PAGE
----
What do you do if you lose your passport overseas?
Without too much hyperbole, your passport is pretty much the most important thing you travel with, and literally the worst thing that can happen when you’re travelling overseas is that your passport goes missing, is stolen or, in my case, is accidently destroyed.
Just because the destruction or disappearance of your passport could be the worst thing to happen when you’re travelling, it doesn’t mean you have to panic. Shit happens, but when it does, these tips will help you stay cool, calm and collected.
Making it easier for yourself
If you’re someone who’s either hopelessly clumsy or suffers from horrid bad luck, make sure you’ve got plenty of copies of your documents before you leave. Carry a number of photocopies of your passport and visa just in case something happens. Upload a copy of this info to a safe online cloud like Google Drive.
Contact the embassy or your closest consulate-general
The Australian Department of Foreign Affairs and Trade has a list of Australian embassies and consulates overseas. Check this out and find the one you’re closest to. For some busy embassies you’ll need to make a booking, so make sure you’ve arranged your travel plans around it.
It sucks if you need to change your plans so you can get to an embassy or consulate, but what also sucks is being fined, put in jail or being kicked out of a country and being told never to return. You stuffed up, you deal with it.
Report your lost passport
There are fees you’ll have to pay depending on if your passport was stolen, lost or destroyed. If your passport was stolen or you’ve managed to leave it behind somewhere, you need to report it immediately. The last thing you want is someone wandering around carrying your passport with their photo in it. No good can come of that.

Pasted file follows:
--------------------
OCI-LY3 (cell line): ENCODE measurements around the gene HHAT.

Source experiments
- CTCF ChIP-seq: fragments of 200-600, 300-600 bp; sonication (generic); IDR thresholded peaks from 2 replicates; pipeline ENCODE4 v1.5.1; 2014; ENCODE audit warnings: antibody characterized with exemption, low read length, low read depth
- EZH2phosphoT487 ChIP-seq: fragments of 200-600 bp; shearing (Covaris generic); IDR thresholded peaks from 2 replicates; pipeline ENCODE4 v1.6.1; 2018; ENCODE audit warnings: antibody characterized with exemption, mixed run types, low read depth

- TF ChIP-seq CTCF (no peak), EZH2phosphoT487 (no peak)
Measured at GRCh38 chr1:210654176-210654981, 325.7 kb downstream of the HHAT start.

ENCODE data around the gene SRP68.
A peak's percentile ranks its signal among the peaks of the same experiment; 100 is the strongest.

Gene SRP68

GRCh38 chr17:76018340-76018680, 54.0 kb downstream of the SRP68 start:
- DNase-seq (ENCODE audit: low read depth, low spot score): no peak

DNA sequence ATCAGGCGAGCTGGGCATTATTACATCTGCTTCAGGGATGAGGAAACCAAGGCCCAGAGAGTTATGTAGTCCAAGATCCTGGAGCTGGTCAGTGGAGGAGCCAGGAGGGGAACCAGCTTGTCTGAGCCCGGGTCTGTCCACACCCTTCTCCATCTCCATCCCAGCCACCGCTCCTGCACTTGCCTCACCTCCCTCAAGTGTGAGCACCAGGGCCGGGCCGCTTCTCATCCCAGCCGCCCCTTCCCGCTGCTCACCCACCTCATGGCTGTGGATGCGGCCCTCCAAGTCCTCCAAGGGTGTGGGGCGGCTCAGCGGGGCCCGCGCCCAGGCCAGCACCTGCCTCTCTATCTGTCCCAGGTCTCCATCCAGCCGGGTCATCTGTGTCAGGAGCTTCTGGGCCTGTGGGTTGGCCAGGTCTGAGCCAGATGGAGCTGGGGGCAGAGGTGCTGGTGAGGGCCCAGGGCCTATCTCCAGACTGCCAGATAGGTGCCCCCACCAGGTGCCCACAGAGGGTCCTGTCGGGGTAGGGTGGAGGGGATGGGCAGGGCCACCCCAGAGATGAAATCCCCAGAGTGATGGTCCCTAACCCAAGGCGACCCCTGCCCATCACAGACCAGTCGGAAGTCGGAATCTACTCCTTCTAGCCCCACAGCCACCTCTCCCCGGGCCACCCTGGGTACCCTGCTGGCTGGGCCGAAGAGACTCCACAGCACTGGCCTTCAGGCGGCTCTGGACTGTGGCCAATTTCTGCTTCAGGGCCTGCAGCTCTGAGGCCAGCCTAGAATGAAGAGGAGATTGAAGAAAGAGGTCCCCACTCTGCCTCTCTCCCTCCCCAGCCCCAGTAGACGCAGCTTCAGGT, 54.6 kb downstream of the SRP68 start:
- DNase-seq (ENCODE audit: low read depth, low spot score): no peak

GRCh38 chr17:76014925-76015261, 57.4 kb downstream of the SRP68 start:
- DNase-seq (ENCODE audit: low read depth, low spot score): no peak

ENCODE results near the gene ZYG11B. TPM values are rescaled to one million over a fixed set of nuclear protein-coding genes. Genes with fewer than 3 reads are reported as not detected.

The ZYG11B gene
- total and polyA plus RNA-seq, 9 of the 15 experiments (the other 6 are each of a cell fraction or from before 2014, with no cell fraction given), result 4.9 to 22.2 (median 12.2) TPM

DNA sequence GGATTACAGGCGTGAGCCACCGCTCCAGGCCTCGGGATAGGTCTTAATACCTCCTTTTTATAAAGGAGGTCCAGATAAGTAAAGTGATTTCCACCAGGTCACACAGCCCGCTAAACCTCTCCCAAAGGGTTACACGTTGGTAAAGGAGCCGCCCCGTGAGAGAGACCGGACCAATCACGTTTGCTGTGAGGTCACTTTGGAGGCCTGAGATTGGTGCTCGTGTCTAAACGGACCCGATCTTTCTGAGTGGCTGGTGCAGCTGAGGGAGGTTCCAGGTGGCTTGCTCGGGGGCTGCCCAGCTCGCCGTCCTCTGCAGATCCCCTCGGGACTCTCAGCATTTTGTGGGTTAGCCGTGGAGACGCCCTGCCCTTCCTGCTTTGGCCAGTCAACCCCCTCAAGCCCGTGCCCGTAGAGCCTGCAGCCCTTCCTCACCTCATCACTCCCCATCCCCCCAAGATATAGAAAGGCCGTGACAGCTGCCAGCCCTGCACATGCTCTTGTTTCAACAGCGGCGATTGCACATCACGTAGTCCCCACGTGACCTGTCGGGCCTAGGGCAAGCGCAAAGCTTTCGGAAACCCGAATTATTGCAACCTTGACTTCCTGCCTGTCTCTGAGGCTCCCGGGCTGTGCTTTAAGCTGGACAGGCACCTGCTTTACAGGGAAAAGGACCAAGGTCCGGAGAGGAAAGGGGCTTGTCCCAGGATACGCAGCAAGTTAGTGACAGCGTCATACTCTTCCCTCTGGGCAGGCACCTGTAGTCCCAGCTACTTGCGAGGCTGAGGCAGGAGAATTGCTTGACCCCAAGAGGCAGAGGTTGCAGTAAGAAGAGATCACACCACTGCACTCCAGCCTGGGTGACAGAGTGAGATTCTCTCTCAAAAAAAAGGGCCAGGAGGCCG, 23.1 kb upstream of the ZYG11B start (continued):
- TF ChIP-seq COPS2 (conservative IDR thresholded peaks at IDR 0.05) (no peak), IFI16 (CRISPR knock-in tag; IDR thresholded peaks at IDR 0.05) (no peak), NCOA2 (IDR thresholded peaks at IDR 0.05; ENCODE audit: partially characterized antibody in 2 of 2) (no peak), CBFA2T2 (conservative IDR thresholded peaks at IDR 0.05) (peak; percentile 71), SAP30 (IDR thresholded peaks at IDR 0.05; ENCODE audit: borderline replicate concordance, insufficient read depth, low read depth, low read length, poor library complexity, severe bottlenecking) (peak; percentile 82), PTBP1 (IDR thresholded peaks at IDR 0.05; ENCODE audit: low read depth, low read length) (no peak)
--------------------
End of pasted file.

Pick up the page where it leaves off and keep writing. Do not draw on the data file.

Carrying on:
Your new passport
Sorry for pointing out the obvious, but if you’re travelling overseas and you suddenly find yourself without a passport, you need to get yourself a new one quick smart. An Australian Emergency passport will set you back around AU$100 and usually takes a week to process. Of course, these fees and processing times will change depending on where in the world you are.
To get an Emergency passport, you’ll need to be in a consulate or an embassy, and you’ll need some government-issued ID like an Aussie driver’s licence. If you managed to destroy your passport, do yourself a favour and hold on to whatever is left of it, otherwise you might caught paying for a lost/stolen fee.
Emergency passports do have limitations on them and you need to be aware of what these mean for you. The best place to get this information would be the Australian embassy or an embassy of the country you’re travelling to.
Find out your visa status
Visas are troublesome, restrictive and sometimes expensive, but they’re necessary for gallivanting around the world. Your visas are attached to your passport and vice versa, so if your passport is MIA, you need to find out your visa status. Your visa status can be recovered from an embassy of a country you’ll be visiting. For example, if you’re in Canada and you’re visiting the United States, you can find out your status at the US embassy. Heads up: you can be hit with hefty booking fees. It cost me US$160 just to get a meeting at a US Embassy.
Visas can be tricky, so make sure you’ve got a photocopy, and make sure you visit an Australian Embassy or contact DFAT as soon as you lose your visa.
All of this information is for an Australian who’s lost their passport. For any other nationalities, this information might not be accurate.
Keegan is studying journalism at the University of Western Sydney. He’s an avid storyteller and global traveller whose likes include fresh bed sheets and Jeff Goldblum movies.